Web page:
Despite their claims to the contrary, Republicans and the Christian right have never cared about family values. After all, how could the so-called party of family values support Trump, who has five children by three wives and has made inappropriate sexual remarks about his daughter. But Trump doesn’t represent Republicans lowering their standards. Instead, he proves how little they ever cared about these issues in the first place. Family values never truly mattered to Republicans. They just found them useful in attacking everyone else. The Christian right would like American voters to believe that it’s the political arm of Jesus, come back to save America from its sins. Really, it’s more like a lobbyist group for white America. The politicization of Christianity as a right-wing force is more about gaining power than serving Jesus.

Republicans’ continued support of Donald Trump also shows that they don’t care about fiscal responsibility. One of the reasons Republicans supported Trump as their candidate, and then their president, was because of his supposed business savvy and investments. Remember that Donald Trump is a man, who over the course of one decade, managed to lose more money than any other American. Like Trump, the Republican Party claims to understand the importance of running the government efficiently, but it’s really just like Trump: addicted to debt and selling false promises.

Whereas Bill Clinton was the only president in recent memory who was able to balance the budget, Republicans frequently rail against out-of-control federal spending. But actually, many Republican elected officials hesitate to cut budgets – not because of their deeply held commitment to fiscal responsibility, but because it would damage them politically. And with Trump in office, a period where Republicans controlled all three branches of government, the federal debt has increased to record levels: $2 trillion in just two years.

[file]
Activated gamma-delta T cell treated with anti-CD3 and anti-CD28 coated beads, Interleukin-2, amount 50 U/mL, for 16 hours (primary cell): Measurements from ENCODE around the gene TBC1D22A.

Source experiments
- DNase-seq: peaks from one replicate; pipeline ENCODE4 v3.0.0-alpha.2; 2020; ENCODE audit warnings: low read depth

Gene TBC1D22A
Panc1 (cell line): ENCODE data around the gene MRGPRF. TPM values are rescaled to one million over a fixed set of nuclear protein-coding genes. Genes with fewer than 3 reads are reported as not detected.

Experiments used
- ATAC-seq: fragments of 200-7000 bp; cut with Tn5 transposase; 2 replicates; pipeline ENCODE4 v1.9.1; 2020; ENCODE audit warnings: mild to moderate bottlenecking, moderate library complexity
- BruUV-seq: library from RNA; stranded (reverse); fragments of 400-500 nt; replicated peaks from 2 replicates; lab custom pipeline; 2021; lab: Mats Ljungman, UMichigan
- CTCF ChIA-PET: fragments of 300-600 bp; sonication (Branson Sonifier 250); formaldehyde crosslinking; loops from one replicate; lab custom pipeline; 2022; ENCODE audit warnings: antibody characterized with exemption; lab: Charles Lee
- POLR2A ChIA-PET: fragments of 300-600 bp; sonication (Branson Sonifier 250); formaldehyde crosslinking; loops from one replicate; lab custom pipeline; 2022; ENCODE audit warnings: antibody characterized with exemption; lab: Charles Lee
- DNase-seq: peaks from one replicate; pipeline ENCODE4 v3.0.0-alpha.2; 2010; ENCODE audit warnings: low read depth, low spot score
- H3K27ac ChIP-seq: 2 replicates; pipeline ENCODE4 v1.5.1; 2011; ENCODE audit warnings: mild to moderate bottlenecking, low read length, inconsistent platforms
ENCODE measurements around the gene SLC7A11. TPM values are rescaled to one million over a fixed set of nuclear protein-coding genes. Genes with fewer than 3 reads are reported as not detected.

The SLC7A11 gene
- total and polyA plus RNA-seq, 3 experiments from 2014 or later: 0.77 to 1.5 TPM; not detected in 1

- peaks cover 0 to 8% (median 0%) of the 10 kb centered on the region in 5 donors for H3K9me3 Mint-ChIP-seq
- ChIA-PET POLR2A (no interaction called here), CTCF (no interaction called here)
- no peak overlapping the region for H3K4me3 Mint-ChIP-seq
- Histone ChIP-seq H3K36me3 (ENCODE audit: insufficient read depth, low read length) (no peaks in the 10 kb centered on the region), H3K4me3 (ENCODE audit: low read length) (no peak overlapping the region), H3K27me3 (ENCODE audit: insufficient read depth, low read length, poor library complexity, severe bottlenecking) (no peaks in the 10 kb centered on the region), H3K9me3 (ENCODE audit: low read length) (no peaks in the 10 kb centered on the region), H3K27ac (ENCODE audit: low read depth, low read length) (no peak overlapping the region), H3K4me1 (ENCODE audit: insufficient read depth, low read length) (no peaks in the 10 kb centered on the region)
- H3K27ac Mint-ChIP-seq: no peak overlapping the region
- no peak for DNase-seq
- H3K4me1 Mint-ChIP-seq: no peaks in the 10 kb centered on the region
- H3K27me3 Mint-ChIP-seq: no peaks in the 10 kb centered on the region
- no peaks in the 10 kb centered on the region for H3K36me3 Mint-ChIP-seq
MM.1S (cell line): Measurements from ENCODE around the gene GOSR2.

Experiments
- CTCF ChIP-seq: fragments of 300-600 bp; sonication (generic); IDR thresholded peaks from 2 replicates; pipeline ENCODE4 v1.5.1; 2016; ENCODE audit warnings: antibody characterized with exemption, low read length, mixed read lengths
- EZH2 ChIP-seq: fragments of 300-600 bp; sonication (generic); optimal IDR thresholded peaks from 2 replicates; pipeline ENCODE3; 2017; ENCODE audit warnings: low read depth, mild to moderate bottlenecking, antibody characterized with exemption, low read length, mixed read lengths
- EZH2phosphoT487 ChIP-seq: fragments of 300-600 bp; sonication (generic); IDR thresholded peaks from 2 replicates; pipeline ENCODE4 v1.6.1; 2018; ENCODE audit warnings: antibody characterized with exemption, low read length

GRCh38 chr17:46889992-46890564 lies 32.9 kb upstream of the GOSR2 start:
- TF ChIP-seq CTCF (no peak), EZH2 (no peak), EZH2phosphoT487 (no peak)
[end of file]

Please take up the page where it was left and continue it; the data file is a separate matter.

But the biggest, most detrimental legacy of the continuation of support for Trumpism is the assault on truth. The Republican machine of deception of today - denialism of their role in the election lie and capitol riots as just the latest examples - has actually been in the works a long time, way before Trump came to power. The Republican Party has designed itself to utilize the fear of change – in both its voters and its elected officials. With more than 44 million Americans were born in a different country, this represents the largest percentage since 1910. And this rapid change in demographics has caused some Americans to feel insecure and fearful. In his run for presidency, Donald Trump exploited these fears by vilifying immigrants and playing on the fears of white Americans. Peddling fear is what the GOP has always been about, and in the end, the impulse behind Republican's continued support for Donald Trump is that Republicans are afraid of America’s changing landscape. They’re afraid of losing power, while forgetting the responsibility that goes along with it.

A great deal of Americans voted for Trump. But when the Trump era is studied, it won’t be the belligerent Trump supporters screaming to the press that will carry the most blame. It won’t even be Trump himself, the damaged psychological paralytic from a broken home, who makes up for crippling insecurity with boasting, like a child. It’ll be this Republican establishment that’ll carry the weight of history. The party that has crowed about “seriousness of intent” and “commitment to character” continues to support a man who has made fun of the disabled, defended the murder of journalists by dictators, boasted about assaulting women, and asked foreign governments to investigate his political opponents.

So for those who think the party learned something from its latest electoral loss, that would be a lie.

Share The Four P's